In April, thanks to an MIT-designed instrument, NASA’s Mars rover Perseverance achieved a remarkable milestone: it generated the first breathable oxygen on another planet.
The Martian atmosphere is about 95% carbon dioxide, but MOXIE (Mars Oxygen In-situ Resource Utilization Experiment), a small box-shaped device on board, converted it to oxygen through a technique called solid oxide electrolysis.
First the Martian carbon dioxide was compressed and filtered to remove any contaminants. It was then heated and separated into oxygen and carbon monoxide. The oxygen was isolated in a separate chamber, where the ions merged into oxygen gas, and the carbon monoxide was released back into the atmosphere. The test produced 5.4 grams of oxygen in an hour, and preliminary results suggested that it was nearly 100% pure.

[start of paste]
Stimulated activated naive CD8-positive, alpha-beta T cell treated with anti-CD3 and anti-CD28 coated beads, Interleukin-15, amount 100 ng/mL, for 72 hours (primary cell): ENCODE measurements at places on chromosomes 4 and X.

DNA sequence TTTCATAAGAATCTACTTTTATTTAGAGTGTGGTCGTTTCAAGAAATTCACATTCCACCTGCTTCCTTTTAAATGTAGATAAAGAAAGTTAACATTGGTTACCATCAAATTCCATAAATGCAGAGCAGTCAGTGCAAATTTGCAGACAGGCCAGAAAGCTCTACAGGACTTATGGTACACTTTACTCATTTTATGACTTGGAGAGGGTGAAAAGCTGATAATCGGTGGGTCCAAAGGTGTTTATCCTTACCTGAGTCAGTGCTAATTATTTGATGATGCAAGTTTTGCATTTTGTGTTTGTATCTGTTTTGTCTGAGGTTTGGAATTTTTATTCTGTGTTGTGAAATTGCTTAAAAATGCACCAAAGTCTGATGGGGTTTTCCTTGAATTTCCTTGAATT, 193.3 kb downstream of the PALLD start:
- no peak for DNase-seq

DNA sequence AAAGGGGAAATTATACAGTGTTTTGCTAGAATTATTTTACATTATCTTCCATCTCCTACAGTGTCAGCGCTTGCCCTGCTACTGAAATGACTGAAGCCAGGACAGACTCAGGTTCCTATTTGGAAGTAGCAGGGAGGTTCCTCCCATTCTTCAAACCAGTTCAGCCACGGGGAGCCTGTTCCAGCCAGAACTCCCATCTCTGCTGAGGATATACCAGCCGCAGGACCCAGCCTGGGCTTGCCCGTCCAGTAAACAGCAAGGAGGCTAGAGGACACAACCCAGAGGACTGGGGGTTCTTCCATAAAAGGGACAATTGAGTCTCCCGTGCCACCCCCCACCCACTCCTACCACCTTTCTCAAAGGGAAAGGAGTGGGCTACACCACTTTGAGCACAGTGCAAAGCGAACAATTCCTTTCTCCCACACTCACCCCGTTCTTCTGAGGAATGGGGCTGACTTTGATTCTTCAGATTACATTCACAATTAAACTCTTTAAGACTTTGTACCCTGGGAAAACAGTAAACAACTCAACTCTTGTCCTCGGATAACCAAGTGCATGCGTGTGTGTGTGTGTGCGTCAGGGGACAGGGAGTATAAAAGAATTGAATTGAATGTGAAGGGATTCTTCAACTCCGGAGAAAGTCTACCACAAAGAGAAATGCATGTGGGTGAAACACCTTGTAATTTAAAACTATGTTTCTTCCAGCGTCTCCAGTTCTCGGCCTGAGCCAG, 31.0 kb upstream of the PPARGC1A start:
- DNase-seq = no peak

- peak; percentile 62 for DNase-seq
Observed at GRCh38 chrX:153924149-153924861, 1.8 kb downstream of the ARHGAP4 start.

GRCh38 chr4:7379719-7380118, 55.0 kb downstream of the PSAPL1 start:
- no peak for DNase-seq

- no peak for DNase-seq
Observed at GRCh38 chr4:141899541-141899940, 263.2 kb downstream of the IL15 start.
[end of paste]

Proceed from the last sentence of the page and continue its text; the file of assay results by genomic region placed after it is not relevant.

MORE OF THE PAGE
“The first run of MOXIE is a step in the right direction to bring us closer to the possibility of human missions to Mars,” says Jeffrey Hoffman, a professor of the practice in the Department of Aeronautics and Astronautics, the project’s deputy principal investigator. Oxygen will be crucial not just for breathing but as a component of rocket fuel: according to principal investigator Michael Hecht, SM ’78, of the MIT Haystack Observatory, launching four astronauts off the Martian surface would probably require 25 metric tons of it.